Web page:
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Ezra Commemorative Memorial Book

The Red Star Line Museum recently received an exceptional loan, namely a commemorative memorial book from 1936. Henri Schulsinger, the co-founder of the Jewish aid organisation Ezra, received this publication at a special ceremony thanking him for the aid he provided to Jewish migrants in Antwerp. The commemorative book is displayed permanently.

Why is this memorial book so special?

Commemorating the Jewish migrants

This memorial book is a physical witness of how social aid organisations were founded in Antwerp’s Jewish community and how tens of thousands of Eastern European Jewish migrants relied on their assistance on their journey, initially to the United States but subsequently also to Palestine and the rest of the world.

From 1870 until 1914, more than two million Jews travelled to the United States from Eastern Europe. They left for political reasons, out of fear of the pogroms in Russia and the Austro-Hungarian Empire and to flee poverty and dire social-economic straits. Some of these Jewish migrants travelled through the port of Antwerp.

Anyone requiring assistance in Antwerp could rely on the aid organisation Ezra (which means “aid” in Hebrew). 

‘Mayor of migrants’

The migrants revered Henri Schulsinger. This Polish diamond dealer moved to Antwerp in 1891. In 1903, he founded Ezra, together with other members of Antwerp’s Jewish community. On 15 November 1936, a special ceremony was organised on his seventieth birthday to celebrate his assistance to Jewish migrants who travelled to Antwerp to board a ship for America here.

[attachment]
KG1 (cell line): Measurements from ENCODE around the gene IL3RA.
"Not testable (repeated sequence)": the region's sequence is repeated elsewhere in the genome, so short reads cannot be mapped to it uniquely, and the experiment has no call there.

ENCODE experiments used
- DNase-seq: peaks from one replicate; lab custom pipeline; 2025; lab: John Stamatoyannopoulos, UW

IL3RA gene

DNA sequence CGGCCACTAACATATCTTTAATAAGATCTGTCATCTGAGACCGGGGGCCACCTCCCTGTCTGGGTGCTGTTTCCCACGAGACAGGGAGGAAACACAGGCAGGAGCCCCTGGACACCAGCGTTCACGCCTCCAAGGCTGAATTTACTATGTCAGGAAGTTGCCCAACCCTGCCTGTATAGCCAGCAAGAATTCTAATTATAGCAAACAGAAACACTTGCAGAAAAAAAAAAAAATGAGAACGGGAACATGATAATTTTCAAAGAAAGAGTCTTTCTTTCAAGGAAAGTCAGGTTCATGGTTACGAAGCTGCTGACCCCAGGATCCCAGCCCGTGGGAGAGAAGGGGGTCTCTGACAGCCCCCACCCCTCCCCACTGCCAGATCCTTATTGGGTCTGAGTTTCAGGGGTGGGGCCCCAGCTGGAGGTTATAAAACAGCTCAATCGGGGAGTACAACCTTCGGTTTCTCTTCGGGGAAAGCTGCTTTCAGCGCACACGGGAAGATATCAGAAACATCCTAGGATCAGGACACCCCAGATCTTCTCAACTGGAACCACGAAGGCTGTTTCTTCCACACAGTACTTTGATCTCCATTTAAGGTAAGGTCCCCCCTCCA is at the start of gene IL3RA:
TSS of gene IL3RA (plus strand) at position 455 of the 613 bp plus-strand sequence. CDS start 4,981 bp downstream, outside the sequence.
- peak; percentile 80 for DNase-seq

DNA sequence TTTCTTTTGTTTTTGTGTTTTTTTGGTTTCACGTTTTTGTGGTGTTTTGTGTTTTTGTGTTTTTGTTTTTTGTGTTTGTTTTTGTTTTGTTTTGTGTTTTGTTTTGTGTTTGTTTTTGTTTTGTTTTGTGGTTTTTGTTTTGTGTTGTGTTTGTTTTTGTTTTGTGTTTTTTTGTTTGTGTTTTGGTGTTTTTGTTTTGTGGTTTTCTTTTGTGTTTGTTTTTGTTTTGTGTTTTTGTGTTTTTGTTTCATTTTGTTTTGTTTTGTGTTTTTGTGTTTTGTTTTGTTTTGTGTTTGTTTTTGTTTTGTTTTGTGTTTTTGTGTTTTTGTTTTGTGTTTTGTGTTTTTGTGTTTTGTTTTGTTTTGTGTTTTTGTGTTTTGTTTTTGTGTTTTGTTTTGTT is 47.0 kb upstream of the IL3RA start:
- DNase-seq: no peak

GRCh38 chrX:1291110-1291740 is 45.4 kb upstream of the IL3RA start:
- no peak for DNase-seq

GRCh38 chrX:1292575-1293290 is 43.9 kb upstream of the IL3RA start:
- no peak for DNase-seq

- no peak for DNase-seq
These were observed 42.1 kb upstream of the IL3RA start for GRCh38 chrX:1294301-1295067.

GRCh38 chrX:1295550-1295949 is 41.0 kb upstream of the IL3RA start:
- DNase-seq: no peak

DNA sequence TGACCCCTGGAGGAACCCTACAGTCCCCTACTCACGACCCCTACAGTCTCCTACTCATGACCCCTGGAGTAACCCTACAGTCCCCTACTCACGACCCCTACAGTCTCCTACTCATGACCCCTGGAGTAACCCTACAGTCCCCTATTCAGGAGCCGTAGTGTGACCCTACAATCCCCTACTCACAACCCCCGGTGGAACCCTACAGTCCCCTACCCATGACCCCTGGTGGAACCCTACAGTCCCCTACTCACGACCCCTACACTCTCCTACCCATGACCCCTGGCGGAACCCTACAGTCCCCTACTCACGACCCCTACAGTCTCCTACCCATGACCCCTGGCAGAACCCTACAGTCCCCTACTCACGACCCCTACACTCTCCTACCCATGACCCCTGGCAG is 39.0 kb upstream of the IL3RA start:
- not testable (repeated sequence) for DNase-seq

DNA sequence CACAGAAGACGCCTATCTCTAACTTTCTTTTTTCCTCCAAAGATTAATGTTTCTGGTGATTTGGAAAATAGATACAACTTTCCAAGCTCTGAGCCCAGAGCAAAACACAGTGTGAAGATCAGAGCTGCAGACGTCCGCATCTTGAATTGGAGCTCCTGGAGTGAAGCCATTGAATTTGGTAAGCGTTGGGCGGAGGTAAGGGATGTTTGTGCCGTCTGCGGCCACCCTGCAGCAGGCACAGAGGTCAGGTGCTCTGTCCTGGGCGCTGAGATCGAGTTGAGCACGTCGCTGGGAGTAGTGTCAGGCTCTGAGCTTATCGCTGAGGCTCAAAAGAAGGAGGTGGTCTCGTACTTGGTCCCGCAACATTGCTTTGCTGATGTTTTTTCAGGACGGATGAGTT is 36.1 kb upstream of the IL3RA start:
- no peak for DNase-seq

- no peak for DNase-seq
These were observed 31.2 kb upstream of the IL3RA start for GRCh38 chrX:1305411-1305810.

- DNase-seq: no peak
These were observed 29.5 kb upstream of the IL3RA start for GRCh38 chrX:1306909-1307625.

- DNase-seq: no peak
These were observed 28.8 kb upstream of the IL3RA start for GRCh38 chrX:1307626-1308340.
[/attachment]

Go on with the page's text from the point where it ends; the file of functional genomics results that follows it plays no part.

“If our Schulsinger were to travel to America and would convene all the migrants who made it to the United States or Latin America thanks to his assistance in any given city, then he would be just as revered as the “mayor of his migrants” as Dizengoff in Tel Aviv” (Meir Dizengoff was Tel Aviv’s first mayor), said a Jewish man in a magazine published by De Centrale.

Jewish heritage that survived World War II

The memorial book is relevant for the Red Star Line Museum but is also part of Antwerp’s Jewish heritage. It is unique because not many objects of the Jewish community survived World War II. This memorial book dates from 1936 and was signed by all the guests at the banquet to honour Henri Schulsinger. It was the last banquet to be organised by Antwerp’s Jewish community before World War II. It symbolises all the voluntary help that Antwerp Jews provided to migrants who required assistance. Soon after the roles would be reversed and the Jewish community in Antwerp would need all the help it could get.

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